Umm... each resistor handles 1W, so both will be 2W.Originally posted by Azgard@Dec 16 2005, 04:16 PM
The series resistance will be 100 Ohms, but the resistors will still only be able to handle 1 watt, so no.
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The answer is YES. Resistors in series or in parallel the wattage adds.Some ohms LAW PRACTICE would resolve this.Originally posted by n9352527@Dec 16 2005, 11:31 AM
Umm... each resistor handles 1W, so both will be 2W.
P=I^2*R
I is the same because the total resistance is the same. With 50 ohm resistance the power is half the total power. So the total power dissipation is divided into two, half for each resistor.
[post=12502]Quoted post[/post]
Hi power is additive ,whether in series or in parallel,in paralell circuits the resistases do not matter providing each can carry its own load. in series circuits -2-50ohms 1watt=100ohms 2watts, however in acase of unequal resistances it becomes practically incorrect. say youwant 100 ohms 2 watts, while 2- 50ohms 1waattwould work, an 80 ohm 1watt and 20ohm 1 watt would not work the 20ohm would carryonly 20%of the power and the 80ohm would have to carry 80%-more than 50% and would burn.Originally posted by CoulombMagician@Jan 28 2006, 01:54 AM
Power is cumulative so long as they do not interfere with each others dissipation. Example 1, a surface mount resistor. You can solder one on top of another but together their power rating is not 2x that of one.
Example 2, a large wirewound adjustable power resistor with one of those metal slides on it for a wiper. If all the load current passes between the wiper and one terminal the power dissipation is concentrated in only a fraction of the length of the resistor and maximum power is that same fraction of the rated power of the whole resistor.
[post=13585]Quoted post[/post]
No...If you want an equivalent 100 ohm 2W resistor, put two 200ohm resistors in parallel. If you put them in series, as you've said, it would equate to a 1W resistor. For an example, if you put a 1W and a 10W in series, the wattage would equate to the smaller wattage of 1W.Originally posted by Propeller@Dec 16 2005, 01:59 AM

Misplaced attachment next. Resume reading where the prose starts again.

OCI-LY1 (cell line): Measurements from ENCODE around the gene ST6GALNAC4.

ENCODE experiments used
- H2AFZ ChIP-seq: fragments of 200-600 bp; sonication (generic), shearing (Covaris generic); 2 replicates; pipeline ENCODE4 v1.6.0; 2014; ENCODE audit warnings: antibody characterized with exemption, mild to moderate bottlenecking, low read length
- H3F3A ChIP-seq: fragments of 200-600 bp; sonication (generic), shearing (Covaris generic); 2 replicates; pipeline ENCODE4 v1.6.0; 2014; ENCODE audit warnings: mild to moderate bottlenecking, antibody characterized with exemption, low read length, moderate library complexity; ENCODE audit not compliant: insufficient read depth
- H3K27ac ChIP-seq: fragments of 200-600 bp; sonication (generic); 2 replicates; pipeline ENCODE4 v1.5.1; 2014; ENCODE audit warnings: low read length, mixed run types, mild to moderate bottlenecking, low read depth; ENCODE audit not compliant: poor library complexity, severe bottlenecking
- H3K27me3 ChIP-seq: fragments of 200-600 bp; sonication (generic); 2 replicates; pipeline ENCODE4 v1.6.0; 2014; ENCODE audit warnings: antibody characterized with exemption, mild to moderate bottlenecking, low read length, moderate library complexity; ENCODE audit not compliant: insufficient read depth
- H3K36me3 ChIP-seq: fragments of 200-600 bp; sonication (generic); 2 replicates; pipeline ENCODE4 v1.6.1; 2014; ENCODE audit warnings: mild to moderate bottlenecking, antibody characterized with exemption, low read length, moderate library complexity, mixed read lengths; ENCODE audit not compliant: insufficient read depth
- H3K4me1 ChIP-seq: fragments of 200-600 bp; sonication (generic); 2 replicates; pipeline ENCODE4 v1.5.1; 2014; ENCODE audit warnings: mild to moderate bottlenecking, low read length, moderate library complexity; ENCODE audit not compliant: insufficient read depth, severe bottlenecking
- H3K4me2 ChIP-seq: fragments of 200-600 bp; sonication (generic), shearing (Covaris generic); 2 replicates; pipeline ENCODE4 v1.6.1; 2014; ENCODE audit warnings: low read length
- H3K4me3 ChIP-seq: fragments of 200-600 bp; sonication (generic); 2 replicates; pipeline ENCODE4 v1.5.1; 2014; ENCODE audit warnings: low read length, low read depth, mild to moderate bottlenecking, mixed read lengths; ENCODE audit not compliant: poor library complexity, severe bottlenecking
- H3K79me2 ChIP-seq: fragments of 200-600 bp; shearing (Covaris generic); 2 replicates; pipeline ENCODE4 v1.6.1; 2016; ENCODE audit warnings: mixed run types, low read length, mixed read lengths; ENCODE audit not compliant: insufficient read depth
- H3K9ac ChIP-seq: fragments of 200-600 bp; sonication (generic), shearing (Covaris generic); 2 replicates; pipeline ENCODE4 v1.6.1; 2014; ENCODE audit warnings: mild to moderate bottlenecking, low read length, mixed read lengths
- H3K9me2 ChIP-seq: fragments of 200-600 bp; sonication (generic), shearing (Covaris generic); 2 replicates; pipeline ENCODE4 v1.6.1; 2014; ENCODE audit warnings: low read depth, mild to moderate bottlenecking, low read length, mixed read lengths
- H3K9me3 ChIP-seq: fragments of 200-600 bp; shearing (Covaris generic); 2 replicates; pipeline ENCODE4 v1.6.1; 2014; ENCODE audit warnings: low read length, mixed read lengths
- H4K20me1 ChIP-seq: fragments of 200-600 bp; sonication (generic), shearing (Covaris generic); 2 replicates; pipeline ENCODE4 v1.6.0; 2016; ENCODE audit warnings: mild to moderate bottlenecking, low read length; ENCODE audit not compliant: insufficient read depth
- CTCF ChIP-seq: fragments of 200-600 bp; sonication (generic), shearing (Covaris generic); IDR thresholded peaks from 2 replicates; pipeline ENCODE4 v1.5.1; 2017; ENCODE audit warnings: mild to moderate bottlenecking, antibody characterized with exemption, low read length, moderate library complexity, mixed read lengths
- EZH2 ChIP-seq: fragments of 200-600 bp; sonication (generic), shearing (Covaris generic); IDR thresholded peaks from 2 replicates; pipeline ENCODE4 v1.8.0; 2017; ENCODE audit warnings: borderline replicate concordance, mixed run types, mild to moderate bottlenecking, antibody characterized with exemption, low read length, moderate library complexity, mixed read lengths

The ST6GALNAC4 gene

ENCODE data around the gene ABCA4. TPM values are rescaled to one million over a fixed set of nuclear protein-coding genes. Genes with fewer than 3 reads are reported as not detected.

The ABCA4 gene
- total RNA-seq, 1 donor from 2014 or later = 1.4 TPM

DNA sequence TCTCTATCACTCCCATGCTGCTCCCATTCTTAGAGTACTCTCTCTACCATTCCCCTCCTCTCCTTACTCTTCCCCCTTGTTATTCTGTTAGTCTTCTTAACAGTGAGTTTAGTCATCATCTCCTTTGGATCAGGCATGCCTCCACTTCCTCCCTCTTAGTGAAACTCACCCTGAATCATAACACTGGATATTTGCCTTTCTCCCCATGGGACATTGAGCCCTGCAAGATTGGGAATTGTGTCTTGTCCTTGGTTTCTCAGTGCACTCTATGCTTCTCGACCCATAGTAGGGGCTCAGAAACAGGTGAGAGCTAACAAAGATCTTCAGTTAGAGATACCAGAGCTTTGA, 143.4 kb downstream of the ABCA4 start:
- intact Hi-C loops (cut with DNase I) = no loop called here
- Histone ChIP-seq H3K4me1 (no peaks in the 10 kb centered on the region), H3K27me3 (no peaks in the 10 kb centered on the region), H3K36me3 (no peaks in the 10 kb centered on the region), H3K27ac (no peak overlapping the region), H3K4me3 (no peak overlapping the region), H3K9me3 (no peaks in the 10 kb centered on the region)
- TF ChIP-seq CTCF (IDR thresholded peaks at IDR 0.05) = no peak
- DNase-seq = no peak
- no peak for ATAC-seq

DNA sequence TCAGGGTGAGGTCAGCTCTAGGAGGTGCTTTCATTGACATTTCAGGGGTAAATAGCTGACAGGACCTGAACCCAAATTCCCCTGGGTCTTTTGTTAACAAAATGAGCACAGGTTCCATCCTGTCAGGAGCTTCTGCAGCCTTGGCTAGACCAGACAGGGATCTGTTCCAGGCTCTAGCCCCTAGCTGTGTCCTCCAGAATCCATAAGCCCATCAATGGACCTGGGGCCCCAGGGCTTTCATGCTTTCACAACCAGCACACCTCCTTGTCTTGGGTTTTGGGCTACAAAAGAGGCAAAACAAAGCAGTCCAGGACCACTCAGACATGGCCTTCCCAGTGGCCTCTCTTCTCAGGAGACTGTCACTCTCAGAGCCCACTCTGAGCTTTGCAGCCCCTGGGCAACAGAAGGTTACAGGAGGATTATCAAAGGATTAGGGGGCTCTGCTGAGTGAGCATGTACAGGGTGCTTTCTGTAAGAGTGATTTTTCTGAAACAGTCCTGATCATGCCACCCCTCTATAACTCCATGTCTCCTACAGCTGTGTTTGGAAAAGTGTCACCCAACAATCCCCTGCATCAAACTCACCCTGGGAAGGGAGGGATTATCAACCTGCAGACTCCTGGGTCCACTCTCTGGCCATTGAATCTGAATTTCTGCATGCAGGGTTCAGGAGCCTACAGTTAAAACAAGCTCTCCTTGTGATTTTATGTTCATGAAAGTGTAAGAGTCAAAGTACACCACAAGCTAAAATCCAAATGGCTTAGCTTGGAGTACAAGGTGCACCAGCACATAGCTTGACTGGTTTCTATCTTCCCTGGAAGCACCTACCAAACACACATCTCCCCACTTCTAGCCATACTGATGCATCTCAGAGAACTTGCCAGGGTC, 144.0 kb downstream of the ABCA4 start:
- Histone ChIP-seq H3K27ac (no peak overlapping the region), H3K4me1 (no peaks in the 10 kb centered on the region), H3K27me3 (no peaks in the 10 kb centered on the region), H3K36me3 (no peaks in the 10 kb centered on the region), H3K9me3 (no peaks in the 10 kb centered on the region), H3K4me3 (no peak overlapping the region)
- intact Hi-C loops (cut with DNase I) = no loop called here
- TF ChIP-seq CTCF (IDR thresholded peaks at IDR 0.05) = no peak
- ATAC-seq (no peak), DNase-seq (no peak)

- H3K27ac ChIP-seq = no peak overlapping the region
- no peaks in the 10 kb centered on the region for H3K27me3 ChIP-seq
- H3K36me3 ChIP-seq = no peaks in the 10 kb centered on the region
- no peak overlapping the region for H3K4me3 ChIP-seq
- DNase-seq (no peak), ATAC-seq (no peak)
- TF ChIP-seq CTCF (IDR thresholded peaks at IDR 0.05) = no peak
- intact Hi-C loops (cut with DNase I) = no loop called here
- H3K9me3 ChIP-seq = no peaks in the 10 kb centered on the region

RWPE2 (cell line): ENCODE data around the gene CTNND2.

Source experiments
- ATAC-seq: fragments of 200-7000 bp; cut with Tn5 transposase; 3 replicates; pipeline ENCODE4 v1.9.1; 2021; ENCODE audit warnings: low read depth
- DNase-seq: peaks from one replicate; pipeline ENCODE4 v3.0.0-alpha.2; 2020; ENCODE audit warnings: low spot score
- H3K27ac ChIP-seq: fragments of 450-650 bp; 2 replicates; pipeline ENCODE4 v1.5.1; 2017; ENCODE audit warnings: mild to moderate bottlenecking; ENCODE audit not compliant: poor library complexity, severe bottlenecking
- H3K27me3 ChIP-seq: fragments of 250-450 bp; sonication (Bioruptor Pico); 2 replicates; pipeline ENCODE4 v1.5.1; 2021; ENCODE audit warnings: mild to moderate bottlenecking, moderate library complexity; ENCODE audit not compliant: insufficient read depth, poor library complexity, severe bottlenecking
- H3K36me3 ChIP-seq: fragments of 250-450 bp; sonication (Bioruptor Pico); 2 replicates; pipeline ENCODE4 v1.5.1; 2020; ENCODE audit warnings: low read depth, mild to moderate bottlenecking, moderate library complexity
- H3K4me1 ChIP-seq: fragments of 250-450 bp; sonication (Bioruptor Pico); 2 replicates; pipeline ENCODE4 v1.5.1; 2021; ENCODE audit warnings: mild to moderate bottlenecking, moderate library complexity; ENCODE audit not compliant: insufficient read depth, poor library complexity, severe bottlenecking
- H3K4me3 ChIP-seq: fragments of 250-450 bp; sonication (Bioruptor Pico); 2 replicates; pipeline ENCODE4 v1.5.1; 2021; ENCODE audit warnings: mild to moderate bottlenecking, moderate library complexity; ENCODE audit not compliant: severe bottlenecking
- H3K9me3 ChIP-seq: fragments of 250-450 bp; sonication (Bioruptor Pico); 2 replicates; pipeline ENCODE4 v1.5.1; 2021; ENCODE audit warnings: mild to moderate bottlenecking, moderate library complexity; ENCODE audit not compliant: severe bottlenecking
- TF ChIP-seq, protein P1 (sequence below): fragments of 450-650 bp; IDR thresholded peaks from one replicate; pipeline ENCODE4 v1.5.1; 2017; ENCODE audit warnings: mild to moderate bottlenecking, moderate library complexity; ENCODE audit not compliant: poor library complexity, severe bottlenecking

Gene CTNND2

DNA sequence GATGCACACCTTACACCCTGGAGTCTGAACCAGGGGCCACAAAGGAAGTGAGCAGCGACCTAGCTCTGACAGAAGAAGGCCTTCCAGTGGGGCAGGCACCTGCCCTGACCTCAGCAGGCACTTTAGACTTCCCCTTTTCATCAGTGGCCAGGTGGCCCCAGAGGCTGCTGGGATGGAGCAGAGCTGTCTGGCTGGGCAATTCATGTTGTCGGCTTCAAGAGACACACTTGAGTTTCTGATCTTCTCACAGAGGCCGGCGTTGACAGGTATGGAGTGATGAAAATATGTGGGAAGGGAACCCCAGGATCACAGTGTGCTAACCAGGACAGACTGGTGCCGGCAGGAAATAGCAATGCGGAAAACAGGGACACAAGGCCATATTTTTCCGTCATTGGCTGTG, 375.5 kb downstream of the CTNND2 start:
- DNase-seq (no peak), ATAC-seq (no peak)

This might seem to be a stupid question.
I need a 100ohm 2W resistor.
Can add 2x 50ohm 1W resistors in series to acheive this?
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I think i'm stuck in a loop. This topic would never ever end!!!Originally posted by stuzman@Jan 29 2006, 05:35 PM
No...If you want an equivalent 100 ohm 2W resistor, put two 200ohm resistors in parallel. If you put them in series, as you've said, it would equate to a 1W resistor. For an example, if you put a 1W and a 10W in series, the wattage would equate to the smaller wattage of 1W.
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I fully agree with the calculations of chesart I personally avoid long posts (keyboard challenged), and would think anyone can follow the presentation.Originally posted by chesart1@Jan 29 2006, 02:16 PM
Stuzman and Propeller,
My calculations shown in one my previous messages and repeated here for your conveneience prove that two 50 ohm 1 watt resistors could replace one 100 ohm 2 watt resistor:
Lets use an actual example to illustrate the point:
14.14 volts across a 100 ohm 2 watt resistor results in 2 watts dissipation.
Now lets substitute two 50 ohm resistors for the 100 ohm resistor and figure out the power dissipated by each resistor.
The curent is still .1414 amps.
So the power dissipated by each resistor is
P = .1414 amps * .1414 amps * 50 ohms
P = .02 * 50 = 1 watt
And this proves you can replace a 100 ohm 2 watt resistor with two 50 ohm 1 watt resistors in series.
The incorrect statement I referenced in my previous message was about resistance tolerance, not power.
Coulomb Magician,
I agree with you only with regard to the true power per the proof I provided in my calculations.
However, wire wound resistors also have a finite amount of inductance that affects AC operation. If you apply a sinusoidal waveform to the two wire wound resistors, you may be correct. However, if you apply any non-sinusoidal waveform with sharp rise times to the two wire wound resistors, then I am uncertain about your statement.
John
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My point is really quite simple. The power rating of a resistor is based on how much heat can be removed under normal operating conditions such as the maximum operating temperature and given maximum ambient temperature, the transfer mechanism of heat out of the resistor such as still air convection, and the size of the physical package. That's why the rating of an 0805 resistor is the same whether it's 1k or 100k. If you solder one SMD on top of another the effective area for dissipating heat has not really increased very much so your trying to dissipate twice as much heat through about the same area. If the resistors are physically separated you have about twice the area and twice the power dissipation so about the same temperature rise and you're still within rating.Originally posted by alim@Jan 29 2006, 02:10 PM
I fully agree with the calculations of chesart I personally avoid long posts (keyboard challenged), and would think anyone can follow the presentation.
[post=13639]Quoted post[/post]
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